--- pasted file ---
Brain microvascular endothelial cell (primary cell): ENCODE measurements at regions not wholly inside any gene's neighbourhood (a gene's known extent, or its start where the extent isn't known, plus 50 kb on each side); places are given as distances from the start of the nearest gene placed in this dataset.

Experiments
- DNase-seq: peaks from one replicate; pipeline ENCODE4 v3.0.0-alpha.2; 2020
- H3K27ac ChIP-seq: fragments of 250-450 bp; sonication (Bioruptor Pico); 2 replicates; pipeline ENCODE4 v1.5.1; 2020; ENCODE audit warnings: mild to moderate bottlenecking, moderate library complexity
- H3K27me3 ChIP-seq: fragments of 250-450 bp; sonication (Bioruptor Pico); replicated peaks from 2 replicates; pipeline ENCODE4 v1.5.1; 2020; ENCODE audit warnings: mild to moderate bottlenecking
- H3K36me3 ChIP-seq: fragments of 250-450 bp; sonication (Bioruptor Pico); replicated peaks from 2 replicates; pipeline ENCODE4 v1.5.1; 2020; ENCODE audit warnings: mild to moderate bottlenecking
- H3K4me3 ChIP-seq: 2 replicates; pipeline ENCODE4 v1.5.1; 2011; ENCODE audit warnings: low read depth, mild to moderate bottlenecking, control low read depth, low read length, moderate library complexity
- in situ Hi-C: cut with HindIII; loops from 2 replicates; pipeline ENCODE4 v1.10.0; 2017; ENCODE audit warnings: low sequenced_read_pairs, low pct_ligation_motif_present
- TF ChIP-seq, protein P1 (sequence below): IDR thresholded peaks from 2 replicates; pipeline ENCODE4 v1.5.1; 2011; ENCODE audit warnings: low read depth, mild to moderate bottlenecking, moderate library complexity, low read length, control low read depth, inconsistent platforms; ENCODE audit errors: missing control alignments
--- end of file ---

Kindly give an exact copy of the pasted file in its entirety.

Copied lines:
Brain microvascular endothelial cell (primary cell): ENCODE measurements at regions not wholly inside any gene's neighbourhood (a gene's known extent, or its start where the extent isn't known, plus 50 kb on each side); places are given as distances from the start of the nearest gene placed in this dataset.

Experiments
- DNase-seq: peaks from one replicate; pipeline ENCODE4 v3.0.0-alpha.2; 2020
- H3K27ac ChIP-seq: fragments of 250-450 bp; sonication (Bioruptor Pico); 2 replicates; pipeline ENCODE4 v1.5.1; 2020; ENCODE audit warnings: mild to moderate bottlenecking, moderate library complexity
- H3K27me3 ChIP-seq: fragments of 250-450 bp; sonication (Bioruptor Pico); replicated peaks from 2 replicates; pipeline ENCODE4 v1.5.1; 2020; ENCODE audit warnings: mild to moderate bottlenecking
- H3K36me3 ChIP-seq: fragments of 250-450 bp; sonication (Bioruptor Pico); replicated peaks from 2 replicates; pipeline ENCODE4 v1.5.1; 2020; ENCODE audit warnings: mild to moderate bottlenecking
- H3K4me3 ChIP-seq: 2 replicates; pipeline ENCODE4 v1.5.1; 2011; ENCODE audit warnings: low read depth, mild to moderate bottlenecking, control low read depth, low read length, moderate library complexity
- in situ Hi-C: cut with HindIII; loops from 2 replicates; pipeline ENCODE4 v1.10.0; 2017; ENCODE audit warnings: low sequenced_read_pairs, low pct_ligation_motif_present
- TF ChIP-seq, protein P1 (sequence below): IDR thresholded peaks from 2 replicates; pipeline ENCODE4 v1.5.1; 2011; ENCODE audit warnings: low read depth, mild to moderate bottlenecking, moderate library complexity, low read length, control low read depth, inconsistent platforms; ENCODE audit errors: missing control alignments